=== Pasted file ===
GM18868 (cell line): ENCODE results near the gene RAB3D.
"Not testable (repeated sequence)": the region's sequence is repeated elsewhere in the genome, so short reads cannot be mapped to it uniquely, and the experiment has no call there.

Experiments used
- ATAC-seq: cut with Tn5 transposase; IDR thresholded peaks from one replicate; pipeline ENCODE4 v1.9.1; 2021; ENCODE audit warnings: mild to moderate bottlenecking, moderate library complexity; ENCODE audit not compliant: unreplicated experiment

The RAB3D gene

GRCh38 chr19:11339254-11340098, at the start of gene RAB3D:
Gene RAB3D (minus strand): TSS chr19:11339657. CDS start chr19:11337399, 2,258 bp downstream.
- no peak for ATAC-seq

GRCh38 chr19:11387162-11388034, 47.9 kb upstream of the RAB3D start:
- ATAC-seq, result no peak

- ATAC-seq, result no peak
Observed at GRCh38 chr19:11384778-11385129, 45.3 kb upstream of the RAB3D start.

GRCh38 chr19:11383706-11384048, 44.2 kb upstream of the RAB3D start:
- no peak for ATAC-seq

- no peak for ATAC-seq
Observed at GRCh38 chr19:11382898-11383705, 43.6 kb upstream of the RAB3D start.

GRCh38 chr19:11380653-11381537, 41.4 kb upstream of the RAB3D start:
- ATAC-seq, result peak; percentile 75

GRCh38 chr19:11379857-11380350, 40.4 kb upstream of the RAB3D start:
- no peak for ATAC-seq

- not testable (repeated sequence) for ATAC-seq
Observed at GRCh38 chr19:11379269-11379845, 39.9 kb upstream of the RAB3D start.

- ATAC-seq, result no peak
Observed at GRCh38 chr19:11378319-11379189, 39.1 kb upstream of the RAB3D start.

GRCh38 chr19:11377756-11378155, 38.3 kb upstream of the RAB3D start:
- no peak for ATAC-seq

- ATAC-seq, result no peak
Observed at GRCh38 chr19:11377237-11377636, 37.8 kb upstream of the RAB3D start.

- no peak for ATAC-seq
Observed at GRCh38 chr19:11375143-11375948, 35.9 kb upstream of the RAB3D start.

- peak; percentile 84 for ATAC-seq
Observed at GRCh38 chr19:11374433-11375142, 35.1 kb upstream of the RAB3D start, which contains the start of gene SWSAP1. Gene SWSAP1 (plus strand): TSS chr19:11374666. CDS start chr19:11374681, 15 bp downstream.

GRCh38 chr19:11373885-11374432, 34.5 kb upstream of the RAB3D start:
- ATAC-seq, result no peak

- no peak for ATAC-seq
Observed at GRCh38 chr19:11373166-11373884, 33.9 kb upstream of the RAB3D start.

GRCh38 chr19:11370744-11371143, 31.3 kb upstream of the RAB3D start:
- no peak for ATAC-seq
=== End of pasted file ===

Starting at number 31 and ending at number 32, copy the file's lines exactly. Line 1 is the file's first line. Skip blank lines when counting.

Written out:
- peak; percentile 84 for ATAC-seq
Observed at GRCh38 chr19:11374433-11375142, 35.1 kb upstream of the RAB3D start, which contains the start of gene SWSAP1. Gene SWSAP1 (plus strand): TSS chr19:11374666. CDS start chr19:11374681, 15 bp downstream.